In Mary Shelley's Frankenstein, as the creature has watched the DeLacey family throughout the winter and into the spring, he has learned a great deal. They have, unknowingly, been his teachers. He has learned not only about music and language, but he has also learned about the love of a family for its members and the love between and man and a woman. He has come to understand the depth of his own loneliness.
The creature hopes to be able to find a way to make a connection with this family and become a part of their circle. The creature has already been secretly doing things to ease their burden and make life easier: gathering wood and clearing the snow, for example. They ironically credit a kind spirit for these things, and while that is what the creature is (for he has told Frankenstein that he was made for love), his appearance is something that these people would not, will not, understand.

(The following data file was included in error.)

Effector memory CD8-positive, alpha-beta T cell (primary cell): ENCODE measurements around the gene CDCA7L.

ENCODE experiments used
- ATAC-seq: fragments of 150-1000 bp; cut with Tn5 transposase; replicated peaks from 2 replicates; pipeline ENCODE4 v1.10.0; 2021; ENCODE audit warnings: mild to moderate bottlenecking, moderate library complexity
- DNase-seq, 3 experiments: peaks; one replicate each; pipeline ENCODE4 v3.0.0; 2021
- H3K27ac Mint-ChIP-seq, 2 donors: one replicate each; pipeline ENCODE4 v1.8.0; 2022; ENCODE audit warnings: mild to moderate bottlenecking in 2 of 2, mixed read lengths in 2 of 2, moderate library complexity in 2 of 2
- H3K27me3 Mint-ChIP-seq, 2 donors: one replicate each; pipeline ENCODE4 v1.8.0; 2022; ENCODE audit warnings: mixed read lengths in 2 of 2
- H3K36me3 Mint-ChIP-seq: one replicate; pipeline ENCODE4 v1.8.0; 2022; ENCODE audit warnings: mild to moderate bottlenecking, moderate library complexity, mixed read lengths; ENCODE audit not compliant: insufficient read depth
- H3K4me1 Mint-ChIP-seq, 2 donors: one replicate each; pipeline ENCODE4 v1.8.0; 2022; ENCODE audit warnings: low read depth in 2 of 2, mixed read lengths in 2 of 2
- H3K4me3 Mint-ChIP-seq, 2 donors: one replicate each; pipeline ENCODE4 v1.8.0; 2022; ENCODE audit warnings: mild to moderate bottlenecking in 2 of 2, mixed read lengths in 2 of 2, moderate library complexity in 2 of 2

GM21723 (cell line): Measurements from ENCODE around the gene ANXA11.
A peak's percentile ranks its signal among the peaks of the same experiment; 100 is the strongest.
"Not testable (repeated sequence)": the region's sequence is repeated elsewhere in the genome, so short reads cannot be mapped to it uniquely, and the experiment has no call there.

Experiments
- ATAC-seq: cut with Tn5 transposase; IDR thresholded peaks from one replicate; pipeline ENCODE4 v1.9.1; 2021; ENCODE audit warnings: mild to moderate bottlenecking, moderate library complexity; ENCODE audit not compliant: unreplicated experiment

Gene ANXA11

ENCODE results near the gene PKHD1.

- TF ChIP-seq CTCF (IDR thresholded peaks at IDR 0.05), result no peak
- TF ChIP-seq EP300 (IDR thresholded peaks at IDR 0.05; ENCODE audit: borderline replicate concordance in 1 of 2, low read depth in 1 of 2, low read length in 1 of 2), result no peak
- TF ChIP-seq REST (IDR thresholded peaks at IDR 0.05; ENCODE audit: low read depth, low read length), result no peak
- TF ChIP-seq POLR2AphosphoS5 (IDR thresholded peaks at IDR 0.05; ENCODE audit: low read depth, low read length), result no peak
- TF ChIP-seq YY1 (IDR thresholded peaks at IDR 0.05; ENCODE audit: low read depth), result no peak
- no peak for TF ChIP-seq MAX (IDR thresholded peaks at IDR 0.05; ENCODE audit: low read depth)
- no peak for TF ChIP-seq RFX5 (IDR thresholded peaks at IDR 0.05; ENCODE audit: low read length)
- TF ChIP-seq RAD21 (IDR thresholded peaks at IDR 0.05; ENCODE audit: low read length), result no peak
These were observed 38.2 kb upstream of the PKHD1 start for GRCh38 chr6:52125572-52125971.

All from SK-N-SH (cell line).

The creature believes that he might approach them if he had a command of their language. And he has learned from them, but knows he needs to learn more.
'I improved, however, sensibly in this science, but not sufficiently to follow up any kind of conversation, although I applied my whole mind to the endeavour: for I easily perceived that, although I eagerly longed to discover myself to the cottagers, I ought not to make the attempt until I had first become master of their language; which knowledge might enable me to make them overlook the deformity of my figure...
This will continue to be uppermost in the creature's mind as he continues to work to master their language, and he will ultimately approach the old man first because he is blind; he believes that if Felix and Agatha's father could accept the creature for who he is rather than reject him immediately because of his appearance, the creature might be able to find a way through the old man, to be welcomed into their family circle.